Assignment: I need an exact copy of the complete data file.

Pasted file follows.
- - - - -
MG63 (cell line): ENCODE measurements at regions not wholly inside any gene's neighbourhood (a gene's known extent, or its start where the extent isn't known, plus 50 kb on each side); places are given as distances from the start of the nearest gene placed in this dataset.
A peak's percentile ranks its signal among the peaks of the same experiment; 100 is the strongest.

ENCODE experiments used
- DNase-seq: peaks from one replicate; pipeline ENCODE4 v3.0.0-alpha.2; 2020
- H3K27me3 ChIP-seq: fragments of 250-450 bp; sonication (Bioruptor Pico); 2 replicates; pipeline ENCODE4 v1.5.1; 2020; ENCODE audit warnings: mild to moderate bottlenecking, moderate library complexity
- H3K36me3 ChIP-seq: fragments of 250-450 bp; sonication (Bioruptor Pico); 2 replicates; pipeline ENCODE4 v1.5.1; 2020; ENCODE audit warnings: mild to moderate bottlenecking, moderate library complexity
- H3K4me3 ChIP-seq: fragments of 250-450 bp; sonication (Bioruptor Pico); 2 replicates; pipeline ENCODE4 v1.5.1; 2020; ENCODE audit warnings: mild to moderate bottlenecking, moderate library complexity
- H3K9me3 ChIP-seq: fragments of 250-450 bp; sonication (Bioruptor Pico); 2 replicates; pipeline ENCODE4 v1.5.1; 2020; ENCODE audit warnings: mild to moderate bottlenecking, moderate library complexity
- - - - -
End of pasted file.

MG63 (cell line): ENCODE measurements at regions not wholly inside any gene's neighbourhood (a gene's known extent, or its start where the extent isn't known, plus 50 kb on each side); places are given as distances from the start of the nearest gene placed in this dataset.
A peak's percentile ranks its signal among the peaks of the same experiment; 100 is the strongest.

ENCODE experiments used
- DNase-seq: peaks from one replicate; pipeline ENCODE4 v3.0.0-alpha.2; 2020
- H3K27me3 ChIP-seq: fragments of 250-450 bp; sonication (Bioruptor Pico); 2 replicates; pipeline ENCODE4 v1.5.1; 2020; ENCODE audit warnings: mild to moderate bottlenecking, moderate library complexity
- H3K36me3 ChIP-seq: fragments of 250-450 bp; sonication (Bioruptor Pico); 2 replicates; pipeline ENCODE4 v1.5.1; 2020; ENCODE audit warnings: mild to moderate bottlenecking, moderate library complexity
- H3K4me3 ChIP-seq: fragments of 250-450 bp; sonication (Bioruptor Pico); 2 replicates; pipeline ENCODE4 v1.5.1; 2020; ENCODE audit warnings: mild to moderate bottlenecking, moderate library complexity
- H3K9me3 ChIP-seq: fragments of 250-450 bp; sonication (Bioruptor Pico); 2 replicates; pipeline ENCODE4 v1.5.1; 2020; ENCODE audit warnings: mild to moderate bottlenecking, moderate library complexity